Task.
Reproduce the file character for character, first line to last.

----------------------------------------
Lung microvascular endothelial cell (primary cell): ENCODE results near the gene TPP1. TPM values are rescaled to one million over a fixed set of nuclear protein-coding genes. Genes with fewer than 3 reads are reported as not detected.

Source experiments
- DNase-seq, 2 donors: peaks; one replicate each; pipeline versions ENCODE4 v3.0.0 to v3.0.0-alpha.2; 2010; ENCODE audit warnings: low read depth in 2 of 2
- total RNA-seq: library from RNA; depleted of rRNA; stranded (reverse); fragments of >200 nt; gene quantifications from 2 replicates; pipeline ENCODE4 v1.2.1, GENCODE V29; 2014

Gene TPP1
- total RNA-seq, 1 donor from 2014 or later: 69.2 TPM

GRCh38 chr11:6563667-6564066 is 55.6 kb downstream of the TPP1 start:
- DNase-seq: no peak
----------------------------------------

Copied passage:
Lung microvascular endothelial cell (primary cell): ENCODE results near the gene TPP1. TPM values are rescaled to one million over a fixed set of nuclear protein-coding genes. Genes with fewer than 3 reads are reported as not detected.

Source experiments
- DNase-seq, 2 donors: peaks; one replicate each; pipeline versions ENCODE4 v3.0.0 to v3.0.0-alpha.2; 2010; ENCODE audit warnings: low read depth in 2 of 2
- total RNA-seq: library from RNA; depleted of rRNA; stranded (reverse); fragments of >200 nt; gene quantifications from 2 replicates; pipeline ENCODE4 v1.2.1, GENCODE V29; 2014

Gene TPP1
- total RNA-seq, 1 donor from 2014 or later: 69.2 TPM

GRCh38 chr11:6563667-6564066 is 55.6 kb downstream of the TPP1 start:
- DNase-seq: no peak